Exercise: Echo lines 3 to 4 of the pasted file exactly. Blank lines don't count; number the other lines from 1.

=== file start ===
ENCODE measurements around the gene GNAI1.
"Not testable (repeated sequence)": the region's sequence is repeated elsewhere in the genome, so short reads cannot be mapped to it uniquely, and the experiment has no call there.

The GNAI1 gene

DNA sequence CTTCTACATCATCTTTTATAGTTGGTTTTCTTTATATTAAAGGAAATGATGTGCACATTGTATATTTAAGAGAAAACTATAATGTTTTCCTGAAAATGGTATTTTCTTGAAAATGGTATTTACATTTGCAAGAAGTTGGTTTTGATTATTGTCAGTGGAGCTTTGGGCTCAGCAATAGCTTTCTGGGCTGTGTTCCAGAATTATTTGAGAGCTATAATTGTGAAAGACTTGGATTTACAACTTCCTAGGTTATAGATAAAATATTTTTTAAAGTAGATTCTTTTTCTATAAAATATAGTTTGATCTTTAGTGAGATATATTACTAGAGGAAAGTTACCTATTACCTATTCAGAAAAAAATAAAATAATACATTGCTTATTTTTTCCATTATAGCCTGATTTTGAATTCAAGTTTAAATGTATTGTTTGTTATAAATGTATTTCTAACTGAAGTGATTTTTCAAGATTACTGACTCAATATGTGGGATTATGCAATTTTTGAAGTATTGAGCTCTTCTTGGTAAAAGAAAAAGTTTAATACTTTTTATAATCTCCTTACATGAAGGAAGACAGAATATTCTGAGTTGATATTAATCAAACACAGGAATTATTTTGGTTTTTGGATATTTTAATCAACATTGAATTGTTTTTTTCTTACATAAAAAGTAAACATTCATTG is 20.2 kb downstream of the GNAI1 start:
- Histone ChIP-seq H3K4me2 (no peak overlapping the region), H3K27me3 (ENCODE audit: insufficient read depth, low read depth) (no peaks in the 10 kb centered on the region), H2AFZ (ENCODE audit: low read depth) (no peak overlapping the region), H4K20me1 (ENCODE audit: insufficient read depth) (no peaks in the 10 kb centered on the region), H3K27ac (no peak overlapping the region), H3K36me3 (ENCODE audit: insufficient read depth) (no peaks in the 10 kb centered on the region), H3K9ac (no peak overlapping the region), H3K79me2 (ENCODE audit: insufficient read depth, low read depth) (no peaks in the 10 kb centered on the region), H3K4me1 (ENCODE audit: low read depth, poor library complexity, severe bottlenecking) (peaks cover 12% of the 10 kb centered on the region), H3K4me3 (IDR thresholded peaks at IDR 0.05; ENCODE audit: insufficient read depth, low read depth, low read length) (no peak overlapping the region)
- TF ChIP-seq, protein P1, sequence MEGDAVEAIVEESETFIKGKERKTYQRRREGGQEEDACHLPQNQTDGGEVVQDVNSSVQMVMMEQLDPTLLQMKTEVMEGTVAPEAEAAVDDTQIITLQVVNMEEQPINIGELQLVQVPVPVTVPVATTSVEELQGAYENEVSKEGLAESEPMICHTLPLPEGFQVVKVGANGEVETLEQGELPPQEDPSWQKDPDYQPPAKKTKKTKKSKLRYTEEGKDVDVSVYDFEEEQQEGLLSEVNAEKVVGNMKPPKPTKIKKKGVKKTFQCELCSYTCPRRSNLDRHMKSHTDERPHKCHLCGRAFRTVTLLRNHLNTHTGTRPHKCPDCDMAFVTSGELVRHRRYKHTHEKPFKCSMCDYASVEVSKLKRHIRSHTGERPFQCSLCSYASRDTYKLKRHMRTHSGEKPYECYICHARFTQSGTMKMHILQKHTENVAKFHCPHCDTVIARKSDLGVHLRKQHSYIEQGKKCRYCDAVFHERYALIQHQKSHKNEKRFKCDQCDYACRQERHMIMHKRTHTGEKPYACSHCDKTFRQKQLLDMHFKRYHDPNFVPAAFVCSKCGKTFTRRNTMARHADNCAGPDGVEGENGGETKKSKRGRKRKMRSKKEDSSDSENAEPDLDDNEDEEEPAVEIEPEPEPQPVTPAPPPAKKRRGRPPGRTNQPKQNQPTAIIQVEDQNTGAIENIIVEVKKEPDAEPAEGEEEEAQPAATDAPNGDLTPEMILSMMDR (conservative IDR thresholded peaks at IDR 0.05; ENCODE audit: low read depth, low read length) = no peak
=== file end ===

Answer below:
The GNAI1 gene

DNA sequence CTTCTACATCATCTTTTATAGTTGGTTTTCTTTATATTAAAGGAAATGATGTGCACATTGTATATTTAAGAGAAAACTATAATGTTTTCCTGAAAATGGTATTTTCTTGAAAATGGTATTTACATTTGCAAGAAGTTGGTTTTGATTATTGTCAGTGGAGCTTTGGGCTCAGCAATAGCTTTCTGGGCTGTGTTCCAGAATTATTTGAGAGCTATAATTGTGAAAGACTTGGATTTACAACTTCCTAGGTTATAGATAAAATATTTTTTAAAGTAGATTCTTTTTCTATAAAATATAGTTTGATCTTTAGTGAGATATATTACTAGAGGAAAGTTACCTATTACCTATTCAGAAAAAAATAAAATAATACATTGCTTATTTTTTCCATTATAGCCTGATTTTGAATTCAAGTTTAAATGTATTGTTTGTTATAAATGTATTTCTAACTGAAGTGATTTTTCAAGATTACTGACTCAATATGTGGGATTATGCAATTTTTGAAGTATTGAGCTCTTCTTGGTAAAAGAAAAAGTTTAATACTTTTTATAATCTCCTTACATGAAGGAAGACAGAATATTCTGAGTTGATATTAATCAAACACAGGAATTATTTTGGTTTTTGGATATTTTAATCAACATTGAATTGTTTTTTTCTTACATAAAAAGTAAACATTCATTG is 20.2 kb downstream of the GNAI1 start: